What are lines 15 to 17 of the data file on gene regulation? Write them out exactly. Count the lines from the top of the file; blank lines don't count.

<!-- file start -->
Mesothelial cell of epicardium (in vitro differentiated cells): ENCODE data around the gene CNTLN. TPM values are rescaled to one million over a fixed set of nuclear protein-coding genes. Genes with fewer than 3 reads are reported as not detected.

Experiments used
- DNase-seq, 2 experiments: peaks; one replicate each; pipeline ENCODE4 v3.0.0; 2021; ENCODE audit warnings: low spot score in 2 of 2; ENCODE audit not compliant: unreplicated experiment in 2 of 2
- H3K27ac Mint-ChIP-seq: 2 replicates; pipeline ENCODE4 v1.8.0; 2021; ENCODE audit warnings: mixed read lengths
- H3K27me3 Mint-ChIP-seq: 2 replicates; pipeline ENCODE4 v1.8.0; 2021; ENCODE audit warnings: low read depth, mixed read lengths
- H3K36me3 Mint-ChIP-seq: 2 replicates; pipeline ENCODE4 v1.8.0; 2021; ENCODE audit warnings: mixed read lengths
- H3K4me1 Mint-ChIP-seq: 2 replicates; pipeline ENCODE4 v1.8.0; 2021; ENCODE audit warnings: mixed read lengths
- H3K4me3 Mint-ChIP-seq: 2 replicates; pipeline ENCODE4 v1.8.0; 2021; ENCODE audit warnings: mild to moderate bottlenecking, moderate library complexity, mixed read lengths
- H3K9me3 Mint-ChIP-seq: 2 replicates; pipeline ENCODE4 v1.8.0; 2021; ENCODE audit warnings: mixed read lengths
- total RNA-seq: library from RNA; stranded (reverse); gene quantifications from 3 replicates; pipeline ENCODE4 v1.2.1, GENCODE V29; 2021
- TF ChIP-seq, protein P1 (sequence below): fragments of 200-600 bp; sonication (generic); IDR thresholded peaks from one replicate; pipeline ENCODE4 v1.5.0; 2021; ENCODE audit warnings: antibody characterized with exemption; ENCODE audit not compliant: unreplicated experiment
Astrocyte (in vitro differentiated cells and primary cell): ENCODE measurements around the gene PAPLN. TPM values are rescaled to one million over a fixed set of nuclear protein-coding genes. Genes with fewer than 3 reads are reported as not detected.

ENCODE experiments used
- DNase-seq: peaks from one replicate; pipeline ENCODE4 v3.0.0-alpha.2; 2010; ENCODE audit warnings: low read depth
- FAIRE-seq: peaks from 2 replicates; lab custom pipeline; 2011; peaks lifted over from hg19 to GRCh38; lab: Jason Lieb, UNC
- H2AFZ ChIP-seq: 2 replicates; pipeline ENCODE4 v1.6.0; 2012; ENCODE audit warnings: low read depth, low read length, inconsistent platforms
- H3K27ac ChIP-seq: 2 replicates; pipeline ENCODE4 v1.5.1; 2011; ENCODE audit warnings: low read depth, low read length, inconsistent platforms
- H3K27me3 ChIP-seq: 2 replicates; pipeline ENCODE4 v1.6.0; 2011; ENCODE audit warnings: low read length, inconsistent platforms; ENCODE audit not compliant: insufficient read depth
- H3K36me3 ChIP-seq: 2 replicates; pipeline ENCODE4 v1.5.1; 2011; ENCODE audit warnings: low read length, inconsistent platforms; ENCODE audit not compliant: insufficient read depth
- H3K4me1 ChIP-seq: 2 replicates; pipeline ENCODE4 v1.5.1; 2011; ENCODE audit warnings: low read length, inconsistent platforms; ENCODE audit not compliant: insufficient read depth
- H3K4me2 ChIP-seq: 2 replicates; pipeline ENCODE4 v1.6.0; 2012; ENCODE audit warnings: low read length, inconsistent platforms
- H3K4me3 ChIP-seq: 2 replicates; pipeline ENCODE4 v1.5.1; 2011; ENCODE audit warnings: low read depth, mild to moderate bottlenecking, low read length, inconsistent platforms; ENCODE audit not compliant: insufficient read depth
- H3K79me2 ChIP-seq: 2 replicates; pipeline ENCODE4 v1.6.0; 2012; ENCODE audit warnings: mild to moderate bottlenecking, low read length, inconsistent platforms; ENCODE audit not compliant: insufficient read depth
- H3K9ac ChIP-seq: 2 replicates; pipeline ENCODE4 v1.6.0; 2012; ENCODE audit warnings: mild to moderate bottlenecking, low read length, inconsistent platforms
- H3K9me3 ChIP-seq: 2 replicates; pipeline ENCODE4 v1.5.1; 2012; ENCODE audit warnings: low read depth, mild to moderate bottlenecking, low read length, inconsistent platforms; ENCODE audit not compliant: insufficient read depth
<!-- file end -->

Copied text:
- FAIRE-seq: peaks from 2 replicates; lab custom pipeline; 2011; peaks lifted over from hg19 to GRCh38; lab: Jason Lieb, UNC
- H2AFZ ChIP-seq: 2 replicates; pipeline ENCODE4 v1.6.0; 2012; ENCODE audit warnings: low read depth, low read length, inconsistent platforms
- H3K27ac ChIP-seq: 2 replicates; pipeline ENCODE4 v1.5.1; 2011; ENCODE audit warnings: low read depth, low read length, inconsistent platforms